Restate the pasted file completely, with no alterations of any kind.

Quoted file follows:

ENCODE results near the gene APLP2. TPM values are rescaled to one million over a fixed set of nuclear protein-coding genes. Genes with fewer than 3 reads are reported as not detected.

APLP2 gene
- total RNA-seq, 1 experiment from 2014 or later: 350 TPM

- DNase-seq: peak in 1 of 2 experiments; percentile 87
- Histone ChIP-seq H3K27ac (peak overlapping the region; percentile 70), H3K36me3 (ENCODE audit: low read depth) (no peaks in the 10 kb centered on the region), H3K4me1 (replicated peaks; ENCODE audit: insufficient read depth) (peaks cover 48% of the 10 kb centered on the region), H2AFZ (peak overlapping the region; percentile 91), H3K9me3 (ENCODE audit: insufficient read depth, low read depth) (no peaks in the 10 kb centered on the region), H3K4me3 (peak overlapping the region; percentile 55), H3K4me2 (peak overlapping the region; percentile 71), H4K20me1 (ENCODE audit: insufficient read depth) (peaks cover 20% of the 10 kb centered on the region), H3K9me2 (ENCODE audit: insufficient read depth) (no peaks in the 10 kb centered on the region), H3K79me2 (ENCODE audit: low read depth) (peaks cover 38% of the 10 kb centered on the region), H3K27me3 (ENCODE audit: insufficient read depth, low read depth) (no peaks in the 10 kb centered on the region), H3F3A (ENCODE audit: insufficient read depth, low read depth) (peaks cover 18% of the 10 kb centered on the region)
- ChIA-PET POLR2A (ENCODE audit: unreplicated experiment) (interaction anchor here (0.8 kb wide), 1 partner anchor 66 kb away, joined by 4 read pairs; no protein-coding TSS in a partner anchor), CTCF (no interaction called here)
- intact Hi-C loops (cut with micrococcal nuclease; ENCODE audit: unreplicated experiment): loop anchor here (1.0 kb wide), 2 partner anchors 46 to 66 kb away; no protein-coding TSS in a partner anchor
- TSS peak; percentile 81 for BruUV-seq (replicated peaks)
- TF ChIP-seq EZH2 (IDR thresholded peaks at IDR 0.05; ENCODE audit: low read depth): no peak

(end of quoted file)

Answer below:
ENCODE results near the gene APLP2. TPM values are rescaled to one million over a fixed set of nuclear protein-coding genes. Genes with fewer than 3 reads are reported as not detected.

APLP2 gene
- total RNA-seq, 1 experiment from 2014 or later: 350 TPM

- DNase-seq: peak in 1 of 2 experiments; percentile 87
- Histone ChIP-seq H3K27ac (peak overlapping the region; percentile 70), H3K36me3 (ENCODE audit: low read depth) (no peaks in the 10 kb centered on the region), H3K4me1 (replicated peaks; ENCODE audit: insufficient read depth) (peaks cover 48% of the 10 kb centered on the region), H2AFZ (peak overlapping the region; percentile 91), H3K9me3 (ENCODE audit: insufficient read depth, low read depth) (no peaks in the 10 kb centered on the region), H3K4me3 (peak overlapping the region; percentile 55), H3K4me2 (peak overlapping the region; percentile 71), H4K20me1 (ENCODE audit: insufficient read depth) (peaks cover 20% of the 10 kb centered on the region), H3K9me2 (ENCODE audit: insufficient read depth) (no peaks in the 10 kb centered on the region), H3K79me2 (ENCODE audit: low read depth) (peaks cover 38% of the 10 kb centered on the region), H3K27me3 (ENCODE audit: insufficient read depth, low read depth) (no peaks in the 10 kb centered on the region), H3F3A (ENCODE audit: insufficient read depth, low read depth) (peaks cover 18% of the 10 kb centered on the region)
- ChIA-PET POLR2A (ENCODE audit: unreplicated experiment) (interaction anchor here (0.8 kb wide), 1 partner anchor 66 kb away, joined by 4 read pairs; no protein-coding TSS in a partner anchor), CTCF (no interaction called here)
- intact Hi-C loops (cut with micrococcal nuclease; ENCODE audit: unreplicated experiment): loop anchor here (1.0 kb wide), 2 partner anchors 46 to 66 kb away; no protein-coding TSS in a partner anchor
- TSS peak; percentile 81 for BruUV-seq (replicated peaks)
- TF ChIP-seq EZH2 (IDR thresholded peaks at IDR 0.05; ENCODE audit: low read depth): no peak